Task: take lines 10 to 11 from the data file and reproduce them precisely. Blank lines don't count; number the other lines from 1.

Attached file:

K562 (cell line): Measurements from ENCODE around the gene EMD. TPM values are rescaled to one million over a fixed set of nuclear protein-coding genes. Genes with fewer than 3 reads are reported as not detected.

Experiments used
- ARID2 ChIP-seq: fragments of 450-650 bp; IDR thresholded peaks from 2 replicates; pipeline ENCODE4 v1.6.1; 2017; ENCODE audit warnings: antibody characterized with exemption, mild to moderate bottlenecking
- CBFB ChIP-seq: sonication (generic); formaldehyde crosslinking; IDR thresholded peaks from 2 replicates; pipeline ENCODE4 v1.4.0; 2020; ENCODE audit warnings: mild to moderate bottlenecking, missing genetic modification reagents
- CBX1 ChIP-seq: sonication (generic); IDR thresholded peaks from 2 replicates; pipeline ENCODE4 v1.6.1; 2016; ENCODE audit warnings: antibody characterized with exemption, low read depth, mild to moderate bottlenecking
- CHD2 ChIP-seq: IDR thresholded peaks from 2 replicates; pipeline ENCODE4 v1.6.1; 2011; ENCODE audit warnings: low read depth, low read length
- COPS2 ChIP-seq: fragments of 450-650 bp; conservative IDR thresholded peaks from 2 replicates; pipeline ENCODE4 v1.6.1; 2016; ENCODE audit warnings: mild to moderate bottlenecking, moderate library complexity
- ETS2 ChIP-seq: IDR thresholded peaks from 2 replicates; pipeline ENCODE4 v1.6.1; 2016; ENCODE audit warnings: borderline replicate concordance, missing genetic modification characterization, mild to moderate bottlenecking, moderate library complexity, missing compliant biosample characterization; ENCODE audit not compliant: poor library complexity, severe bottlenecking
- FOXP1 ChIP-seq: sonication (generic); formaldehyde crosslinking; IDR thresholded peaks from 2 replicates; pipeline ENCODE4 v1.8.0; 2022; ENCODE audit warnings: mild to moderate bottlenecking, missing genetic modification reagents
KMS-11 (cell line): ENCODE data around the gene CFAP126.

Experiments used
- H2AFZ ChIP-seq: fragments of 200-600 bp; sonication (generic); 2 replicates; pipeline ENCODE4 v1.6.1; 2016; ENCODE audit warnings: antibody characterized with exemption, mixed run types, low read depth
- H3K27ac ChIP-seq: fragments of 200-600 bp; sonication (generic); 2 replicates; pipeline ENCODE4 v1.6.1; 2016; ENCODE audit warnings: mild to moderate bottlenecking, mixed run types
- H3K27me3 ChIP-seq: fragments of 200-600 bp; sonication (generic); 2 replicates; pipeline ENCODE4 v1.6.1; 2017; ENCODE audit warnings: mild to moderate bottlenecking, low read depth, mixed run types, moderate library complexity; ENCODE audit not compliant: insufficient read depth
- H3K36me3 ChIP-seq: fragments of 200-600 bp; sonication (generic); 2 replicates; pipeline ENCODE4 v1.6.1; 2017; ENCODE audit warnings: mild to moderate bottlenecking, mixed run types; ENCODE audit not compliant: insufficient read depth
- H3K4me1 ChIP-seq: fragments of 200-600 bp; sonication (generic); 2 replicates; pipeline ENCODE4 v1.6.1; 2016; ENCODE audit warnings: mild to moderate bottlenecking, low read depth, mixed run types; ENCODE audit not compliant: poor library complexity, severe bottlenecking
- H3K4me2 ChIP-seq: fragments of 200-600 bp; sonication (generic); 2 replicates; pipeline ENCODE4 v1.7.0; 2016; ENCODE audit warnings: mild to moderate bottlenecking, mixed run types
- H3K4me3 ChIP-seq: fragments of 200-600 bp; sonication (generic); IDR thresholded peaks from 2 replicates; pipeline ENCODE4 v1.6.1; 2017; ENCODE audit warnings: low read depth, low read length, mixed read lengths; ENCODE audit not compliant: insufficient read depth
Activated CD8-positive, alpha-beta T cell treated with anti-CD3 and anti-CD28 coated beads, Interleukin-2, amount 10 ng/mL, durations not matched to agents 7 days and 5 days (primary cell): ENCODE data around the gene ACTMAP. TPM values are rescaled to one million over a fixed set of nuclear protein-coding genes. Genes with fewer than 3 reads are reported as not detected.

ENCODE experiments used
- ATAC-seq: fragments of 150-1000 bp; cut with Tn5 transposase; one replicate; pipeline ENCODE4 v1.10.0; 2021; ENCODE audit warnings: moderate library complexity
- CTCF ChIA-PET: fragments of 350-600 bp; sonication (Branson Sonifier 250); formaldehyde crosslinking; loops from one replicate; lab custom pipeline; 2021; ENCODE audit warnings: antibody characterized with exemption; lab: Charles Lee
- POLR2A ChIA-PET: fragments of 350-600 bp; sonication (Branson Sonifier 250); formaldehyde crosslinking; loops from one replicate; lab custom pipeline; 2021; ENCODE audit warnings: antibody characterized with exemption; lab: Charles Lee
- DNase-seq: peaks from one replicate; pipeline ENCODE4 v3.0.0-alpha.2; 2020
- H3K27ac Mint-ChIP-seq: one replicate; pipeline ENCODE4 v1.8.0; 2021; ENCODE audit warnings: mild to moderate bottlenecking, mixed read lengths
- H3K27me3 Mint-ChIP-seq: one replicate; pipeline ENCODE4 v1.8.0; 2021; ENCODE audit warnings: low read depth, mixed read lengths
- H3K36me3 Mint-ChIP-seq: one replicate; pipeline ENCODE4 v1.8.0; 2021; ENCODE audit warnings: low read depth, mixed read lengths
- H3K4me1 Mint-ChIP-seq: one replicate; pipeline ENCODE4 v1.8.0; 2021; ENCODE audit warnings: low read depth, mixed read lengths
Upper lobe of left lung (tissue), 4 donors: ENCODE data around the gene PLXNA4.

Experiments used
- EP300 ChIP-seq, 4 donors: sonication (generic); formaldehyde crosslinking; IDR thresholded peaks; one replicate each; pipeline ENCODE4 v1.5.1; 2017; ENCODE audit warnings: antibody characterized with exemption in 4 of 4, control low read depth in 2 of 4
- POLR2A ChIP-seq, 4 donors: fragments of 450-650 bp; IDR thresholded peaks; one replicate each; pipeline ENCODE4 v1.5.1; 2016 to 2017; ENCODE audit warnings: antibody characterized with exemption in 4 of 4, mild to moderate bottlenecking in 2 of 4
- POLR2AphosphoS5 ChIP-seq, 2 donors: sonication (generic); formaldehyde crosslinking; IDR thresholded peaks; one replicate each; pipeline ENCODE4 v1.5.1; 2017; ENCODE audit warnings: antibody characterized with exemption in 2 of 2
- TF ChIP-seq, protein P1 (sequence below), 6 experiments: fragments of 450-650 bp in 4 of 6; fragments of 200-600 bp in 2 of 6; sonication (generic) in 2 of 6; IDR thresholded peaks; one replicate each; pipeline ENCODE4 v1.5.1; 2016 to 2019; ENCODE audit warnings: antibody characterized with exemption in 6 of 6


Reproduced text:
KMS-11 (cell line): ENCODE data around the gene CFAP126.

Experiments used